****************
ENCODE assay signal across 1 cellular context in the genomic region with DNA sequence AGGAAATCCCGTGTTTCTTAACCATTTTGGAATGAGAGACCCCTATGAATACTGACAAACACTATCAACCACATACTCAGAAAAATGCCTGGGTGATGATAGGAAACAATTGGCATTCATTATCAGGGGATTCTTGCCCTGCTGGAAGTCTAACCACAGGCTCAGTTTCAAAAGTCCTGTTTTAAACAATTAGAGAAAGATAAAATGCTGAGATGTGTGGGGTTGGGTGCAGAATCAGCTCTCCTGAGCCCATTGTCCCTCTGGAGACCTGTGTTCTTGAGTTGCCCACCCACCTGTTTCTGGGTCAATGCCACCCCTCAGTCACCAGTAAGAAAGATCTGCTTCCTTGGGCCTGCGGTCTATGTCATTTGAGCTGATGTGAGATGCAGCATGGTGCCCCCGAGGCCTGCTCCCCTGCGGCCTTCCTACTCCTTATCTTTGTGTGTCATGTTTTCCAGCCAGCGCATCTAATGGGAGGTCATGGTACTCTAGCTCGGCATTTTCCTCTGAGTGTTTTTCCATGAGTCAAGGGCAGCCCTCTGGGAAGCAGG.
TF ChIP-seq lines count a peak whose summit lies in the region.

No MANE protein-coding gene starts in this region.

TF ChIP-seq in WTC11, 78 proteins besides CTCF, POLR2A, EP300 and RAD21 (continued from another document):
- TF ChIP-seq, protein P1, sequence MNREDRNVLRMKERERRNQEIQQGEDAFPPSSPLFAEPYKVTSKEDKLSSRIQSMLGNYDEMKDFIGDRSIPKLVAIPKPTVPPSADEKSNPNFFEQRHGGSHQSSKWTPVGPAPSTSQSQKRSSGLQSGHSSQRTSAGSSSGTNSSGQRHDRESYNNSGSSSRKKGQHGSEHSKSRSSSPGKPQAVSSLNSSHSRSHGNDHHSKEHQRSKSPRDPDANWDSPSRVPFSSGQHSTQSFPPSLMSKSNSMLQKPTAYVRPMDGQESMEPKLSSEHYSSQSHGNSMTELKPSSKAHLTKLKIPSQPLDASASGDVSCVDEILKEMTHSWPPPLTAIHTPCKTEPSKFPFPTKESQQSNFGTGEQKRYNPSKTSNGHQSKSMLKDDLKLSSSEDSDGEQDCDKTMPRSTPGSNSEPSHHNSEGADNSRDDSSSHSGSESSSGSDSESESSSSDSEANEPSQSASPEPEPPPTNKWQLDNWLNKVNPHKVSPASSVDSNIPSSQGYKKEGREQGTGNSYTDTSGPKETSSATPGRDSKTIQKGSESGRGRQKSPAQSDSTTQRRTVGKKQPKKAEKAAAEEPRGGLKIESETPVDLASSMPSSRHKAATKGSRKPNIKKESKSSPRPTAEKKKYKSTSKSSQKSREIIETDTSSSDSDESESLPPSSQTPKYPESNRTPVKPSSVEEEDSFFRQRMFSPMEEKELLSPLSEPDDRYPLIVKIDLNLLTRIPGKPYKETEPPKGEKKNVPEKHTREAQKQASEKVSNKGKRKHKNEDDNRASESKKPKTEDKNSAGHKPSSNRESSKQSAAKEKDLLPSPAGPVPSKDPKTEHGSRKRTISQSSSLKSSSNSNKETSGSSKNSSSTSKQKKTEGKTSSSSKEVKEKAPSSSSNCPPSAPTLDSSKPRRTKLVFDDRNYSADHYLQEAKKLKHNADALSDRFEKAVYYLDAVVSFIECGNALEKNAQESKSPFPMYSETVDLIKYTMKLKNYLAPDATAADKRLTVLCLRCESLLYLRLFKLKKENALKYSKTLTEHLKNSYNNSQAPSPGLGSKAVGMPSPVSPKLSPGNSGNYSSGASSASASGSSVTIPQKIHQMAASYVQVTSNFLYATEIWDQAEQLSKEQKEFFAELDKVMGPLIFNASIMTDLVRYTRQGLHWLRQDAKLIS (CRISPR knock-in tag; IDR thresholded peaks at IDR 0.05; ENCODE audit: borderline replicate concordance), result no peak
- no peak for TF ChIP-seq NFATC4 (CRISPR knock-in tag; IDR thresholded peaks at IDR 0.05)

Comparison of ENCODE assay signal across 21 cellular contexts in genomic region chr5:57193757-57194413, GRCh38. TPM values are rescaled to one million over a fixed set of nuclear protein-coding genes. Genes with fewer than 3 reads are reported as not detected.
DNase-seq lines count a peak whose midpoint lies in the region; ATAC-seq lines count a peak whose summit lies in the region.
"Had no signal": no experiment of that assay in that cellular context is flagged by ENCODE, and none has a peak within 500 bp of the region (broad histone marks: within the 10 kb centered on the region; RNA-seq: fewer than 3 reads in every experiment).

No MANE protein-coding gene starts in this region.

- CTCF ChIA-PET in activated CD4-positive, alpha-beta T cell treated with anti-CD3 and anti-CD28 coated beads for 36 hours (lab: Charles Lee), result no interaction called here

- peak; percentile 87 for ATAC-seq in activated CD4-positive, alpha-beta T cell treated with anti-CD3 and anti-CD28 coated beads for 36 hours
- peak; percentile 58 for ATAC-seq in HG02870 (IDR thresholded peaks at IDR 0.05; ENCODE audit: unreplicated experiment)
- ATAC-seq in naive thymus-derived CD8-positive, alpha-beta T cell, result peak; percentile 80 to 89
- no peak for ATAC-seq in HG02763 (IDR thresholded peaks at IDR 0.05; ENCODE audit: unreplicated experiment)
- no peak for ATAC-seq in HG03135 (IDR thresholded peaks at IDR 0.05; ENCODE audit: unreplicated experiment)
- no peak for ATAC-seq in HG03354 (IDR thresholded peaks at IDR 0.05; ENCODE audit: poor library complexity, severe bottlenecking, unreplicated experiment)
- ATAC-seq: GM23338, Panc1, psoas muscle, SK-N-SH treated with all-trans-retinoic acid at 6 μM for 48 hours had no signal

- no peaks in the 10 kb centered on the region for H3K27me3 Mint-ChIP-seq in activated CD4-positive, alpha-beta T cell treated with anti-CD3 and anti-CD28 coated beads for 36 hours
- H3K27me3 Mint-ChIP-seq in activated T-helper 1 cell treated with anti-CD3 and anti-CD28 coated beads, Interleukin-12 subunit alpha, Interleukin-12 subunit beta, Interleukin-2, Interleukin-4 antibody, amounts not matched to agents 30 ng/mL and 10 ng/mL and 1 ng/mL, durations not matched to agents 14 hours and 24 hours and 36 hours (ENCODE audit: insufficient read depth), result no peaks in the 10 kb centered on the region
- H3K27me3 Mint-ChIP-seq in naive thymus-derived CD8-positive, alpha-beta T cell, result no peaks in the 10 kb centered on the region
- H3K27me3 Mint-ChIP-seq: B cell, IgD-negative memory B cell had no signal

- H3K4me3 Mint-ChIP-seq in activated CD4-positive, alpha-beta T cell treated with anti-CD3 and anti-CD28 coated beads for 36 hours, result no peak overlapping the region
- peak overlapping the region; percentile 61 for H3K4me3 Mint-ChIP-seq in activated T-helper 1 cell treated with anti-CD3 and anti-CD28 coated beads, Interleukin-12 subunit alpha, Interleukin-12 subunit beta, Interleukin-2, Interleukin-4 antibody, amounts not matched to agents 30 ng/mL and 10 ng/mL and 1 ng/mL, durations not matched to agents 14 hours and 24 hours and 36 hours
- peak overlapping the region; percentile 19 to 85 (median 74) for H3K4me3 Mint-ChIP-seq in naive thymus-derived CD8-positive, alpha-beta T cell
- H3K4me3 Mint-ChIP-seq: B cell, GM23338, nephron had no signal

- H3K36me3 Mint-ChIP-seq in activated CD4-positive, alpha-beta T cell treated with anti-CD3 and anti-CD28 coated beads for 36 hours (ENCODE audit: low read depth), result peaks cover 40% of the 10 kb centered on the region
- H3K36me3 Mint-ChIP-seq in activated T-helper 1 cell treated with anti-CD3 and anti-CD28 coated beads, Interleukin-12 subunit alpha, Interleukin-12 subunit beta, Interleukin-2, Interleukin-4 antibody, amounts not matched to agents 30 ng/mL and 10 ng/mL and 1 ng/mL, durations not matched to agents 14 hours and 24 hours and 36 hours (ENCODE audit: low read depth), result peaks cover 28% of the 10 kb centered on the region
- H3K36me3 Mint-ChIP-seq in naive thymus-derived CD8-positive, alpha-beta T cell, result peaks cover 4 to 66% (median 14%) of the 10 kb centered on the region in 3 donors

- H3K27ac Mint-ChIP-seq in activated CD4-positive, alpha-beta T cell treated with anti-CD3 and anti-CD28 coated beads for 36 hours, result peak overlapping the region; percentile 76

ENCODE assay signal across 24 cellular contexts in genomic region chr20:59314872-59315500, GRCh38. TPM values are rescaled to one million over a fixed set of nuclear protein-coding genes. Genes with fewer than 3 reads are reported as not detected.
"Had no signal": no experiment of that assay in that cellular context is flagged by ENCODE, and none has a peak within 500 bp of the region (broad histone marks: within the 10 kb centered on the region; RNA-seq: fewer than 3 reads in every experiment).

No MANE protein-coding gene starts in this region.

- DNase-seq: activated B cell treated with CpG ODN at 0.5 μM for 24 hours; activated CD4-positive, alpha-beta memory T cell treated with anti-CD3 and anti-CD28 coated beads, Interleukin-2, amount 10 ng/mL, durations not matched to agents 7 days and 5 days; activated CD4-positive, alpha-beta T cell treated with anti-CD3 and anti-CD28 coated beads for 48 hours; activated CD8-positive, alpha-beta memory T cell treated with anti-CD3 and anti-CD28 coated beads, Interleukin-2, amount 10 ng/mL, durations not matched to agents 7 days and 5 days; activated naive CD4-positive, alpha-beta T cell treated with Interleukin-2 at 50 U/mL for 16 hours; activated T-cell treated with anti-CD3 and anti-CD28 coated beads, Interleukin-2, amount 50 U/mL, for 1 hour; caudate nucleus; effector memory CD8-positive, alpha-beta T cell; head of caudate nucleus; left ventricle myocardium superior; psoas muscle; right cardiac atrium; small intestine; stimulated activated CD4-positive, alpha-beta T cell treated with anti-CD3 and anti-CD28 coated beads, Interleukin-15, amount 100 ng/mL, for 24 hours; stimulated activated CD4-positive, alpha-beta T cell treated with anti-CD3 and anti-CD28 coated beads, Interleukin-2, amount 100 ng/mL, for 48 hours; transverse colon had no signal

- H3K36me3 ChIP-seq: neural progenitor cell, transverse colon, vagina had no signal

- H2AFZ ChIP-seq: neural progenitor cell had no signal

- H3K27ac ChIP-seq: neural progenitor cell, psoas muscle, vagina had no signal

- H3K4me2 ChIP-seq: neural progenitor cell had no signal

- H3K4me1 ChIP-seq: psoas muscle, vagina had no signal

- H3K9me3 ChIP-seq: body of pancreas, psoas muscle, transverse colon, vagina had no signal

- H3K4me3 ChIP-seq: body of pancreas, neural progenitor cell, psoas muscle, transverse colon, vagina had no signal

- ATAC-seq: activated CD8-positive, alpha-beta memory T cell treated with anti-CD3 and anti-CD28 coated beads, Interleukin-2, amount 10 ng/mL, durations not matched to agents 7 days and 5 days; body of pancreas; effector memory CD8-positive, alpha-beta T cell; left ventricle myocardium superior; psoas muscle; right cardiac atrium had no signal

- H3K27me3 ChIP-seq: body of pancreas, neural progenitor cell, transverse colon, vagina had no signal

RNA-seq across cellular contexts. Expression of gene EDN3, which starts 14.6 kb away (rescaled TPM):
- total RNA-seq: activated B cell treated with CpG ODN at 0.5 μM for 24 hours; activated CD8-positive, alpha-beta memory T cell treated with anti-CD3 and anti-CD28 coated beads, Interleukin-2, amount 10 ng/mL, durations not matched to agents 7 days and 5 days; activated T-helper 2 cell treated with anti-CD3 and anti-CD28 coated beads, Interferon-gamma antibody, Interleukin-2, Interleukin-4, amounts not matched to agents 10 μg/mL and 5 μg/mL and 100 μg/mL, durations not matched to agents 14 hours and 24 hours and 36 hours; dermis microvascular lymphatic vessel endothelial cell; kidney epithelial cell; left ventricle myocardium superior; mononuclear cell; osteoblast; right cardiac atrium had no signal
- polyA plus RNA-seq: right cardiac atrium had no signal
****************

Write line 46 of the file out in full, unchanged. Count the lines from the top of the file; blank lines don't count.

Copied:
- polyA plus RNA-seq: right cardiac atrium had no signal